I arrived at the CSG Justice Center aware that the field of criminal justice has changed dramatically since our inception in 2007, presenting our organization and others with new challenges and exciting opportunities. As we entered our second decade, I felt that we first needed to be sure we understand who we are, what we stand for, and how we fit into this growing field.
These checklists can help law enforcement, behavior health, and local leaders determine whether their Police-Mental Health Collaboration programs align with promising practices for improving outcomes for law enforcement encounters with people with mental illnesses or who are in mental health crisis.
A new series of free web-based training modules that provide officers with effective tools for readily recognizing signs of mental illness and interacting with people who may be in crisis has been produced through a partnership between The Guidance Center (a nonprofit child and family mental health service provider) and the Los Angeles Police Department, the Long Beach Police Department, and the Los Angeles County Sheriff’s Department.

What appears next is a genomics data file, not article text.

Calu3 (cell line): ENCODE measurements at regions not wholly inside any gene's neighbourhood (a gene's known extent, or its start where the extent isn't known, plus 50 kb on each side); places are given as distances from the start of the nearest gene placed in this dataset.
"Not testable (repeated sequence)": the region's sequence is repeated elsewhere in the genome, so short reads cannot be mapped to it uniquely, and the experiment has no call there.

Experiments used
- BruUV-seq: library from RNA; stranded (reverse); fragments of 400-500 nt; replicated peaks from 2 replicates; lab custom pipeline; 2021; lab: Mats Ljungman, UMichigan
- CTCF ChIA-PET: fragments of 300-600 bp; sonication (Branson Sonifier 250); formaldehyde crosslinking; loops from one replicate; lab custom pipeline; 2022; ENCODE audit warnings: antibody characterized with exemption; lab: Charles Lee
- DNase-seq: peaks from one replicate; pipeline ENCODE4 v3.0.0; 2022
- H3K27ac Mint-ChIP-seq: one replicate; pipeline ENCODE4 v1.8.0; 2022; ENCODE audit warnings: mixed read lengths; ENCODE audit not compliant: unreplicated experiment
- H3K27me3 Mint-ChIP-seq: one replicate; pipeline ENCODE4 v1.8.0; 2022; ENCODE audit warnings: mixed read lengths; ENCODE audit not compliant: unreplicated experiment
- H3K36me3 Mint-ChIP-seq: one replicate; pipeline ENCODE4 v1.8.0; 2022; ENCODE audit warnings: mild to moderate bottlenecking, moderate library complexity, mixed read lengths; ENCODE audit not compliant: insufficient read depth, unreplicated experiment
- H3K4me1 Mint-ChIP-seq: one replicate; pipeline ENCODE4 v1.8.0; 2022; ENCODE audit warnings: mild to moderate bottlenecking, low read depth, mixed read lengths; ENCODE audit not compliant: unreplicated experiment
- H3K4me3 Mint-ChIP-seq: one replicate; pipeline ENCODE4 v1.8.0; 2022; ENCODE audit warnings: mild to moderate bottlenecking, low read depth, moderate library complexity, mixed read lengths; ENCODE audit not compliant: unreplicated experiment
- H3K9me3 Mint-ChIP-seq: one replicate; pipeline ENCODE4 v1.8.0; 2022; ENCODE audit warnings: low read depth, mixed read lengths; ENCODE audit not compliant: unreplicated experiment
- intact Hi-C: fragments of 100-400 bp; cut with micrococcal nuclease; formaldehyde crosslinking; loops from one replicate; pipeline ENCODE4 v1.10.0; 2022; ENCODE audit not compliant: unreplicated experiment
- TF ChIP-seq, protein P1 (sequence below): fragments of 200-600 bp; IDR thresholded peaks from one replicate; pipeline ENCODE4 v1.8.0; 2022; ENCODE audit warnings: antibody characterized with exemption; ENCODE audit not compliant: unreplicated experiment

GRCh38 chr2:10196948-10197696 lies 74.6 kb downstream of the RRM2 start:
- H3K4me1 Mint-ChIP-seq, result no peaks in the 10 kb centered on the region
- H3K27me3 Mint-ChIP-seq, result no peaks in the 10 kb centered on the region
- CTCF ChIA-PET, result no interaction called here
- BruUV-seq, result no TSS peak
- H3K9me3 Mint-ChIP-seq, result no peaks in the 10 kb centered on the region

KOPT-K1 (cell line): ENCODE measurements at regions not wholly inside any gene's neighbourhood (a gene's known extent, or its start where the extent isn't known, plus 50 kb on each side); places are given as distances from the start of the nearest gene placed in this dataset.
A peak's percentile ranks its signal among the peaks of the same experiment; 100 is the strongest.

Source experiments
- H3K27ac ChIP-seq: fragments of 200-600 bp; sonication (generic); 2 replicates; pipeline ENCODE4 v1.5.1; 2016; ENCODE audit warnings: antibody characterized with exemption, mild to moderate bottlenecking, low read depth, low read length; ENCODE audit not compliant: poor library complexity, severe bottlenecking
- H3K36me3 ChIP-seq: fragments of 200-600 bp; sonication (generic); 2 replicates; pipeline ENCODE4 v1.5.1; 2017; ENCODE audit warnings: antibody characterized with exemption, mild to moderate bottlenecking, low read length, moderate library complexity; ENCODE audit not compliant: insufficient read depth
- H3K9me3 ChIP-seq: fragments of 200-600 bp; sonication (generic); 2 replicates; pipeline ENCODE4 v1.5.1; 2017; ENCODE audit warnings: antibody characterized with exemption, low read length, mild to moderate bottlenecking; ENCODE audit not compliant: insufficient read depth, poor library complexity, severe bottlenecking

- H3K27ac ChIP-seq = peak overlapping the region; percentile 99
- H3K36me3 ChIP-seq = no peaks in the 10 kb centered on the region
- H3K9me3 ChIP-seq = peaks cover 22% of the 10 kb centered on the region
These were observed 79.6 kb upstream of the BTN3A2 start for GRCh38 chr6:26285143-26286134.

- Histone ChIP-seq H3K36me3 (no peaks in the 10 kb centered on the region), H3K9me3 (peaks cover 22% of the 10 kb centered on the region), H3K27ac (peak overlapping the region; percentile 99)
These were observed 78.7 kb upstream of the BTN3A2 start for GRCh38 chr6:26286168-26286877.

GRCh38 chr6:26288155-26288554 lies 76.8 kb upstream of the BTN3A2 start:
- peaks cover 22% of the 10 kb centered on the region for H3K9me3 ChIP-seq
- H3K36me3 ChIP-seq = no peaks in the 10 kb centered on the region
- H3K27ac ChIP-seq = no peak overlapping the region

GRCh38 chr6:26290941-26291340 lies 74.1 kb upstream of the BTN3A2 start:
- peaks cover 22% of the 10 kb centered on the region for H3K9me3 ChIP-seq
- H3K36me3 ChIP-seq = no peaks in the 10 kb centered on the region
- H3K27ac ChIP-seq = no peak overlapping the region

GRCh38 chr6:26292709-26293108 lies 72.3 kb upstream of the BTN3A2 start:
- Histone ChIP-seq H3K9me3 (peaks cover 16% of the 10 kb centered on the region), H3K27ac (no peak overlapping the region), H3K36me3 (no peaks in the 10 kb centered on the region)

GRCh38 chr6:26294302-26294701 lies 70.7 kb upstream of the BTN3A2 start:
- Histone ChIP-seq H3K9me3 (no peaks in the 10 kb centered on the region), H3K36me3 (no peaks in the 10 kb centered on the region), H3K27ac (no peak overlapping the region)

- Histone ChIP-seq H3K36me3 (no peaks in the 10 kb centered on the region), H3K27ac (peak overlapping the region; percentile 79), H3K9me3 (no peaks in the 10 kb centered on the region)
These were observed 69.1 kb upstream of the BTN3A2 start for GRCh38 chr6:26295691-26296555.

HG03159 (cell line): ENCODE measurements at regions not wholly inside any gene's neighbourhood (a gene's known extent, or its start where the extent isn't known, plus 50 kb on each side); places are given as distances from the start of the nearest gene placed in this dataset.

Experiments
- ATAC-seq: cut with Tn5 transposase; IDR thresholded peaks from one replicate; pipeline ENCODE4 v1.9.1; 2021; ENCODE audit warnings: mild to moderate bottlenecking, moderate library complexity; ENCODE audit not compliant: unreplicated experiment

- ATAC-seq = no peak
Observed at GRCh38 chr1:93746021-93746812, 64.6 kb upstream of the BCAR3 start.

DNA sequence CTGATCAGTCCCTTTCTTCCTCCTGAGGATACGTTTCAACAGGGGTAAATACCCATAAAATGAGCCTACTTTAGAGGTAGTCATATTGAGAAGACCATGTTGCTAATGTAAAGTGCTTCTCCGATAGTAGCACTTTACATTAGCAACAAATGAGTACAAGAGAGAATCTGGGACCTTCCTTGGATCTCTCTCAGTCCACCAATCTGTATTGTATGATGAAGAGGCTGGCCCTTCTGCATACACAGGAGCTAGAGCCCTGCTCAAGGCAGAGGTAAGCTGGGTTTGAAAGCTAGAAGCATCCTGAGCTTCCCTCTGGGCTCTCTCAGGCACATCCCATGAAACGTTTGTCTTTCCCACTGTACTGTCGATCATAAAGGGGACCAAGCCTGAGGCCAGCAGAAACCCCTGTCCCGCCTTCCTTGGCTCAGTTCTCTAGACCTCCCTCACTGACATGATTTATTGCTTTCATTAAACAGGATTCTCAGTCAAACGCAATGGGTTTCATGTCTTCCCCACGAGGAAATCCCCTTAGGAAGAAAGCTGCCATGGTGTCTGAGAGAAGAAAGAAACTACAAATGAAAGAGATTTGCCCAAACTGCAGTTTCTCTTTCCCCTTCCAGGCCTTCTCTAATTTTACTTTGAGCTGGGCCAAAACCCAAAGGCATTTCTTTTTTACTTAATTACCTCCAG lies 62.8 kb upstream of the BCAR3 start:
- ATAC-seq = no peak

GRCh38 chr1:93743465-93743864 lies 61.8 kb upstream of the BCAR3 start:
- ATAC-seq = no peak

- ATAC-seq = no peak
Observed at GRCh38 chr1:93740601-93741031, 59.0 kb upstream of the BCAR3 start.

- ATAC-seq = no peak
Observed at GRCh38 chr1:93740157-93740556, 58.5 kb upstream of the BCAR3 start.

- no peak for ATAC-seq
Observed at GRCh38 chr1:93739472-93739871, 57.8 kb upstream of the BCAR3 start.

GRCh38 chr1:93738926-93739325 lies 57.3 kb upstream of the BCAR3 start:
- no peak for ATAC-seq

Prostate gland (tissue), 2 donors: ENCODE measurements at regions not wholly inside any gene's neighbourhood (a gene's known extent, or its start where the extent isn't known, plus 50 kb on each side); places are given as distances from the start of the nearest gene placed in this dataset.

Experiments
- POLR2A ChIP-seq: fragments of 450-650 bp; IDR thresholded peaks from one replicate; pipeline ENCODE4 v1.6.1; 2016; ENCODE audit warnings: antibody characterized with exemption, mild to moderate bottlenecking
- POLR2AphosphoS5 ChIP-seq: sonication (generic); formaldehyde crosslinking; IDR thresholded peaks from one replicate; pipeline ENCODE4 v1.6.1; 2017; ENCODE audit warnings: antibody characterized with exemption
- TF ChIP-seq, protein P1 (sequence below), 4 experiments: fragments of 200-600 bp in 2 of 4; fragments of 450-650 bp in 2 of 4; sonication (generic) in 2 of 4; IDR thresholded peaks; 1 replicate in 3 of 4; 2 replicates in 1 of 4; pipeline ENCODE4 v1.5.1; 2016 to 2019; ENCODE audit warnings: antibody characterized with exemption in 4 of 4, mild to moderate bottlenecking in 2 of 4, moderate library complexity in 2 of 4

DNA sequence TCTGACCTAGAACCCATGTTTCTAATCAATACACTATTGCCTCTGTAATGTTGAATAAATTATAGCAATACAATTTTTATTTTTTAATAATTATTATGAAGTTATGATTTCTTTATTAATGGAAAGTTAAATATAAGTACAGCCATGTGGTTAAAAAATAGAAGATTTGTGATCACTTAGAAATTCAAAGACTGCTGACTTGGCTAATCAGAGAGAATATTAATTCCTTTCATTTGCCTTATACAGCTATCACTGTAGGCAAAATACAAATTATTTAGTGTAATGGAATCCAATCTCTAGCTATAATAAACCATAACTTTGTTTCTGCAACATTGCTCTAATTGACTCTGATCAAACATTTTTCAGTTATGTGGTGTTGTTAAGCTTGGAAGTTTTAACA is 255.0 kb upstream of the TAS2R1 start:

The CSG Justice Center has released an updated version of the 50-State Report on Public Safety that includes 2017 crime and arrest data. The report is a web-based resource that combines extensive data analyses, case studies and recommended strategies from all 50 states to help policymakers address their state’s specific public safety challenges.
The conference will bring together over 1,500 elected and appointed county officials to focus on federal policy issues that impact counties and their residents.
This conference is the only national event that focuses exclusively on local jails and detention facilities. Topics this year will include issues related to mental health; bail reform; comprehensive reentry for people with opioid addictions; trauma-informed training; and caring for veterans.
In this webinar, representatives from the U.S. Department of Justice’s Bureau of Justice Assistance and the CSG Justice Center review the FY2018 Justice and Mental Health Collaboration Program grant application process.
The webinar provides a conceptual overview of the Franklin County Sheriff’s Office reentry program in Greenfield, Massachusetts, and discusses the program’s processes in three key areas: 1) interagency collaboration and information sharing; 2) staff training; and 3) screening and assessment as part of their collaborative comprehensive case plan process.
In this webinar, CSG Justice Center staff explain the training and technical assistance opportunities and resources available to FY17 JMHCP Category 3 Implementation & Expansion grantees.
In this webinar, CSG Justice Center staff explain the training and technical assistance opportunities and resources that are available to Justice and Mental Health Collaboration law enforcement grantees. Staff from the Bureau of Justice Assistance also provide an overview of the post-award grand management requirements.